Func taskFunction = ( async () => { await foo() } ); taskFunction.Invoke();

Tasks and Threads
There are some differences when tasks are created explicitly or implicitly but let's not go there. 

There is a common misunderstanding that creating a task means running on a new thread. This is not true. Whether or not task creates a new thread depends upon how it is created.

For tasks created using Task Parallel Library, using Task.Run() for instance, a thread is created with the task. Running the following code 

              
Console.WriteLine($"Application Thread ID : {Thread.CurrentThread.ManagedThreadId}");
Task.Run(() =>
{
Thread.Sleep(30);
Console.WriteLine("Inside Task");
Console.WriteLine($"Task Thread ID : {Thread.CurrentThread.ManagedThreadId}");
});

Will produce

Application Thread ID : 2
Back to application Thread ID : 2
Inside Task

Task Thread ID : 3

Tasks created by async methods DO NOT create a new thread. Once once task is blocked, control is shifted to other task that is in ready state. 

For example, the following code 

Console.WriteLine($"Application Thread ID : {Thread.CurrentThread.ManagedThreadId}");
Func localTask = (async () =>{Console.WriteLine("Inside Task");Thread.Sleep(30); 
Console.WriteLine($"Task Thread ID :{Thread.CurrentThread.ManagedThreadId}");
});
localTask.Invoke();               
  
Will produce 

Application Thread ID : 2
Inside Task

Back to application Thread ID : 2
Task Thread ID : 2

Note that the thread Id is the same. This means that tasks, unless created by task parallel library, do not run in parallel. They share the same thread and uses context switching to pass control as tasks are blocked and become available again.

The Await Operator
This brings us nicely to the await operator. In simplest words, the await operator cause context switching. The operator is used when executing code block needs to get a result from a task that is running asynchronously. Calling await will block the current routine, only to be returned when the task it is waiting on has completed.

Conclusion
I hope this post will help people in understanding C# tasks. Some of the key take away from this post
  • Tasks can be explicitly using Task Parallel Library or implicitly using async keyword.
  • Task are not same as threads. Some tasks are created in a new thread - the ones created by TPL for instance. While others are created on the same thread.

Sunday, 15 October 2017

Visual Studio 2017 - New npm package won't install...

One of my "how I got burned today" blogs. Spent some time on it so thought to share.

I started with writing a simplistic application using NodeJS today using Visual studio 2017. Tried to install NodeJS using the "Install new npm Package option".



The "Install New npm package" dialog opens. Typed in the name of the package and clicked install "Install Package"


Absolutely nothing happened. No errors or messages were shown and my package wasn't installed. Turned out that there was a syntax error in my packages.json file, where I had missed out a comma. Would have been nice if visual studio had captured this error and shown some sort of message. I am using Visual Studio 2017 Update 3.

Friday, 13 October 2017

PowerShell - The curious case of @ in converted Json strings

PowerShell is great when it comes to working with JSON. Being a scripting language, you can pretty much de-serialize your json without declaring types for them, do your work on de-serialized objects, and then serialize it back to for storing or transport.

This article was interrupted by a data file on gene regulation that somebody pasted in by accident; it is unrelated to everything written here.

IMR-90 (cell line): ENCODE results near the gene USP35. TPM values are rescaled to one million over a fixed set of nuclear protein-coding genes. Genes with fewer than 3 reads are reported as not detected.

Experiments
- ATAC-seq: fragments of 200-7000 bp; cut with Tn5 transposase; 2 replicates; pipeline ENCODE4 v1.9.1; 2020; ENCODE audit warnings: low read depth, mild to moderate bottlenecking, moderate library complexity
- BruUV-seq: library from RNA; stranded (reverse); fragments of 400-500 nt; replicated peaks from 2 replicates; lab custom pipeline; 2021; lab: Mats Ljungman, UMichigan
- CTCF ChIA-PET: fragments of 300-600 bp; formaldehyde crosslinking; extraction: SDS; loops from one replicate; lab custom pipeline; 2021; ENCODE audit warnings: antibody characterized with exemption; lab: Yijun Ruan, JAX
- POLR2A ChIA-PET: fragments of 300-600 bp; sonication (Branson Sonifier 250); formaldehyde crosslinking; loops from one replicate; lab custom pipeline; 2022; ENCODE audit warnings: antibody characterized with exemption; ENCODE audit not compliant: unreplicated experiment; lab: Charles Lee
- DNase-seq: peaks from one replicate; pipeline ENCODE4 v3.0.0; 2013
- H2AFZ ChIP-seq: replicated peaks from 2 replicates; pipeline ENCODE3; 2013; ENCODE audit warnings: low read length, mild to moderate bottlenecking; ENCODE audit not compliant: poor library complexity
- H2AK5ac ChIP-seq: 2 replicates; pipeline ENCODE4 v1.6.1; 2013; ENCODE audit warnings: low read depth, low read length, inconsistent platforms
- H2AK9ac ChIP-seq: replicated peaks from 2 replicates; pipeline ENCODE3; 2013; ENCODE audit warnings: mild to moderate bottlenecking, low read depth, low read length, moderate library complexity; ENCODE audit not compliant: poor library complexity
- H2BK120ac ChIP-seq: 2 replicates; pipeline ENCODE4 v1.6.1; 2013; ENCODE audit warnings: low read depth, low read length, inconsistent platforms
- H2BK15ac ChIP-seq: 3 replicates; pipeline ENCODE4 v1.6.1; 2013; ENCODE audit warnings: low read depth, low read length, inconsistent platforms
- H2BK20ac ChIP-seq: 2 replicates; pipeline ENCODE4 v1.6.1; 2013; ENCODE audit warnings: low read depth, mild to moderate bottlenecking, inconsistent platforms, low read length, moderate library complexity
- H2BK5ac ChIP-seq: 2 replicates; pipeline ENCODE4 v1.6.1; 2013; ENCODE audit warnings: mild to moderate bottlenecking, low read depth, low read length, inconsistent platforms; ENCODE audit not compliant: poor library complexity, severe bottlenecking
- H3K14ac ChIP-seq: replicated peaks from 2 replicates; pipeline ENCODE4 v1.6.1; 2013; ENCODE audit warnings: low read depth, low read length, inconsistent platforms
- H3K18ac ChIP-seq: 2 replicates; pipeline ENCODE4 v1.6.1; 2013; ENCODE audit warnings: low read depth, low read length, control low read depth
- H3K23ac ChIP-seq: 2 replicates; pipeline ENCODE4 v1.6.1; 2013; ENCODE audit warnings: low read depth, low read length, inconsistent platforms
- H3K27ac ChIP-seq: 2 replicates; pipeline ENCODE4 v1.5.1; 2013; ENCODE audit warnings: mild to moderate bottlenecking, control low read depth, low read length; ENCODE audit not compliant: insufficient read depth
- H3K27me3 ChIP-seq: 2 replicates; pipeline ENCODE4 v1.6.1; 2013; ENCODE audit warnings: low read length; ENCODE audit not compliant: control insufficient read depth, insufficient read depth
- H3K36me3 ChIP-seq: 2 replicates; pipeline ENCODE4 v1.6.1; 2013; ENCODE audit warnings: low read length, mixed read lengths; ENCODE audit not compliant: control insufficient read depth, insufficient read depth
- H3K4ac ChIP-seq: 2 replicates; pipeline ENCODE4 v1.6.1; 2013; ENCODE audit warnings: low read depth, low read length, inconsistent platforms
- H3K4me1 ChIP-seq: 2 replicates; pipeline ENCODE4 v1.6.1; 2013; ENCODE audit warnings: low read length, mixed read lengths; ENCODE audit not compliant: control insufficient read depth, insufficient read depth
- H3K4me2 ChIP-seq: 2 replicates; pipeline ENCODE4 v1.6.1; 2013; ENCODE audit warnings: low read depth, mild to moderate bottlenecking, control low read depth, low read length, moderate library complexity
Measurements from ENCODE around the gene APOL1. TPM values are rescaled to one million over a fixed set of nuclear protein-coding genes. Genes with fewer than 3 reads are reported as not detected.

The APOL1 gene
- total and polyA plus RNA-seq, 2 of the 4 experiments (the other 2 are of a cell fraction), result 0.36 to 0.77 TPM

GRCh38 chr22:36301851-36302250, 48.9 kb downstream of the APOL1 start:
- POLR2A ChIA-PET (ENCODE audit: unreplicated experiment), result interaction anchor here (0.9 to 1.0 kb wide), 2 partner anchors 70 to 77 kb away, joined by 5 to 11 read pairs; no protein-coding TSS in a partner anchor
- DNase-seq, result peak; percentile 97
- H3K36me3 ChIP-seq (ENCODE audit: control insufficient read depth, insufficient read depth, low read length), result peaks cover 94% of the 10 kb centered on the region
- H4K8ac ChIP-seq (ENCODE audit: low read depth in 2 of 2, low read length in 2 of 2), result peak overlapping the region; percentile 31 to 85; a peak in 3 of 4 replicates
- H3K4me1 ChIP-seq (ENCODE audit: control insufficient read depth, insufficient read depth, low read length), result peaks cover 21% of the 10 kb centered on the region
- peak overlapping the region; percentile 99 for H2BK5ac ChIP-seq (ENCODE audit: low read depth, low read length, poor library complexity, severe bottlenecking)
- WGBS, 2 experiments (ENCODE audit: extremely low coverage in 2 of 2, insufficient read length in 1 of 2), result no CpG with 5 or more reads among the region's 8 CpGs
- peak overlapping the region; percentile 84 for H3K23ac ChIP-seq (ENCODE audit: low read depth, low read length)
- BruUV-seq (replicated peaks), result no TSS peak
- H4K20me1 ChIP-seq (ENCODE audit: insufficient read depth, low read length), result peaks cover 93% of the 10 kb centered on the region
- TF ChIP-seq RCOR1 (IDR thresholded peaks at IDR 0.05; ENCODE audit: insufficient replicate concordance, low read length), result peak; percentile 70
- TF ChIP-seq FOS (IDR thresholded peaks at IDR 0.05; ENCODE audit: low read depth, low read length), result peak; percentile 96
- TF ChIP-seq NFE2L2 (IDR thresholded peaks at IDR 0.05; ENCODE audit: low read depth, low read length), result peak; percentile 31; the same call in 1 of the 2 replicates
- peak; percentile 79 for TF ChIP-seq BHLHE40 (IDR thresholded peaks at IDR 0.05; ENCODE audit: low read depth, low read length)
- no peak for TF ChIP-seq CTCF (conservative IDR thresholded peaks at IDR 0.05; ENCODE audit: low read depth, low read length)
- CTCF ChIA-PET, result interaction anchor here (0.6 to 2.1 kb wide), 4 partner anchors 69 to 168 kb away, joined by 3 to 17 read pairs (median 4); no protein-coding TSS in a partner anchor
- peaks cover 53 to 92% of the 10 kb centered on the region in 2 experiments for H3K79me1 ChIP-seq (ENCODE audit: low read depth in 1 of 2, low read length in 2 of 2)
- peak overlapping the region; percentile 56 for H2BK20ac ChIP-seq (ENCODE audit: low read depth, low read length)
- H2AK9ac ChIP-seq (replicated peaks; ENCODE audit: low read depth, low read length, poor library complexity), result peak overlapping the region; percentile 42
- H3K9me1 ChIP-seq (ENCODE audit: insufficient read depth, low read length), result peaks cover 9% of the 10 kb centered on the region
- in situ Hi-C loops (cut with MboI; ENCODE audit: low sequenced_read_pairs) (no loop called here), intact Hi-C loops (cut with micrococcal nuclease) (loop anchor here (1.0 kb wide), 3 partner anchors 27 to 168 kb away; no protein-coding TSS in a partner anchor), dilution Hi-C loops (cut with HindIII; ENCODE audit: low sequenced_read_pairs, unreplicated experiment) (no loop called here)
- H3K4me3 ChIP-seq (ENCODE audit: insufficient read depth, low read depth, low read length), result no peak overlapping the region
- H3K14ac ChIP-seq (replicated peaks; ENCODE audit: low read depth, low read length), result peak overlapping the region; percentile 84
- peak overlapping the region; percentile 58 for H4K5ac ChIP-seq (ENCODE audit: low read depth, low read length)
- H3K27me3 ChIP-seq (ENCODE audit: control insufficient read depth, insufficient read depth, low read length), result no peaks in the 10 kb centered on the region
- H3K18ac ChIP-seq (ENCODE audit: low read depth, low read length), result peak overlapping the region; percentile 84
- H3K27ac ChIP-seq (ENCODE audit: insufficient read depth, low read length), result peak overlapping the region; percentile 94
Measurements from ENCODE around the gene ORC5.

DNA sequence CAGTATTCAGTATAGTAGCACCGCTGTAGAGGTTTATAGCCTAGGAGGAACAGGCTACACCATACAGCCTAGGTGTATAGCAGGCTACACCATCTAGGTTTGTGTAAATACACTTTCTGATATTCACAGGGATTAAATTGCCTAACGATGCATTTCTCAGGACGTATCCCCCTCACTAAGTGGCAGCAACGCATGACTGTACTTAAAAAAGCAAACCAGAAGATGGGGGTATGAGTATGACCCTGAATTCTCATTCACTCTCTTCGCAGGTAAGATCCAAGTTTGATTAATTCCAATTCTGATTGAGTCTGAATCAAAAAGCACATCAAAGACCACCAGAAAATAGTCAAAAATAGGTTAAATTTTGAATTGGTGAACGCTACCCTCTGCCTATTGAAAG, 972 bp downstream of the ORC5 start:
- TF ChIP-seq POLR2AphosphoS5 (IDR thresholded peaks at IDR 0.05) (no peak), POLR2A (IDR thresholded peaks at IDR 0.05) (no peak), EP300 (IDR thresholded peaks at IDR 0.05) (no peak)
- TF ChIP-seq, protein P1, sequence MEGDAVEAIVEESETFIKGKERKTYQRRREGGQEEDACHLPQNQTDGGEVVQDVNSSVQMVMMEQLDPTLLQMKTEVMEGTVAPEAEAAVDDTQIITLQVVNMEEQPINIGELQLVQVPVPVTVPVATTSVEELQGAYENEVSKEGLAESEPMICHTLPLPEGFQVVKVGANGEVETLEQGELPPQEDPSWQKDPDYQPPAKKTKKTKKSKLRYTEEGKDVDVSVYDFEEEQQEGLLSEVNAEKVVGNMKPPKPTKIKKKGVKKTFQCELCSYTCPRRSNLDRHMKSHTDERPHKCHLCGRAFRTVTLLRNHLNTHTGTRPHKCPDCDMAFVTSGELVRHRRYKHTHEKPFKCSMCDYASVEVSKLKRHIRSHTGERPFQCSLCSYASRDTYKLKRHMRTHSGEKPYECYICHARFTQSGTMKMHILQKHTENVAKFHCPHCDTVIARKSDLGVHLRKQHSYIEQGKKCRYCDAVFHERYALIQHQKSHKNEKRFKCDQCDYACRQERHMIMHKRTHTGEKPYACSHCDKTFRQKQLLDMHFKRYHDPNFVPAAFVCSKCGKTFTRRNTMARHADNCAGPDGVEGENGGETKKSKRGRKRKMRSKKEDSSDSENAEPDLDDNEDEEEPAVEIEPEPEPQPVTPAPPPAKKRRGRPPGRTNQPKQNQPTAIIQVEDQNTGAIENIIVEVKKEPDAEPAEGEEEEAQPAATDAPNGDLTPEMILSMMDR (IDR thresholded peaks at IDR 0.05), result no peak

The ConvertFrom-Json and ConvertTo-Json are powerful functions. However, there are a few nuggets that you need to be aware of. I got caught out by one of the so thought to blog about it.

When working with ConvertTo-Json, be mindful of the -Depth parameter. The parameter specifies how deep it should go in our object while converting to json string. The default value is 2. What it means is that if you have a complex json object that goes down more than two levels of depth and it you haven't specified the -Depth parameter, your nested objects would be treated as Hashtable.

As an example, let's assign a json string to a variable 

 $programmersJson = '[{ 
      "Name" : "Hamid",
      "Gender" : "Male",
      "Expertise": [  
        {
          "Skill": "PowerShell",
          "Level": "5"
        },
        {
          "Skill": "C#",
          "Level": "8"
        }
      ]},
      {
      "Name" : "Adnan", 
      "Gender" : "Male" ,
      "Expertise": [
        {
          "Skill": "PowerShell",
          "Level": "7"
        },
        {
          "Skill": "C#",
          "Level": "6"
        }
      ]}]'

The json string contains an object that is three level deep. . The top level object is a collection, each item in the collection is an object with a "Name" and "Gender" property as well as a collection of objects each has a "Skill" and "Level" property

Now, lets call ConvertFrom-Json

$programmers = ConvertFrom-Json -InputObject $programmersJson

Write-Output $programmers

The result is an array of objects, as expected

Name  Gender Expertise
----  ------ ---------
Hamid Male   {@{Skill=PowerShell; Level=5}, @{Skill=C#; Level=8}}
Adnan Male   {@{Skill=PowerShell; Level=7}, @{Skill=C#; Level=6}}

Now, lets try to convert it back to json. So, when you call

 ConvertTo-Json -InputObject $programmers

You would expect the Json string to be same as $programmersJson. Wrong!! The string you get back is


[
  {
    "Name": "Hamid",
    "Gender": "Male",
    "Expertise": [
      "@{Skill=PowerShell; Level=5}",
      "@{Skill=C#; Level=8}"
    ]
  },
  {
    "Name": "Adnan",
    "Gender": "Male",
    "Expertise": [
      "@{Skill=PowerShell; Level=7}",
      "@{Skill=C#; Level=6}"
    ]
  }
]

Notice, the @ sign for each of the item in the Expertise collection. It means that the function has treated each item as a Hashtable rather than an object.

Now execute the following

 ConvertTo-Json -InputObject $programmers -Depth 3

The depth parameter will make it treat each item of Expertise collection as an object as well and the resulting Json would be as you would expect.

[
  {
    "Name": "Hamid",
    "Gender": "Male",
    "Expertise": [
      {
        "Skill": "PowerShell",
        "Level": "5"
      },
      {
        "Skill": "C#",
        "Level": "8"
      }
    ]
  },
  {
    "Name": "Adnan",
    "Gender": "Male",
    "Expertise": [
      {
        "Skill": "PowerShell",
        "Level": "7"
      },
      {
        "Skill": "C#",
        "Level": "6"
      }
    ]
  }
]


This is how we would have expected the output json string to look like. So, next time you are working with json on PowerShell, make sure to be mindful of the -Depth parameter.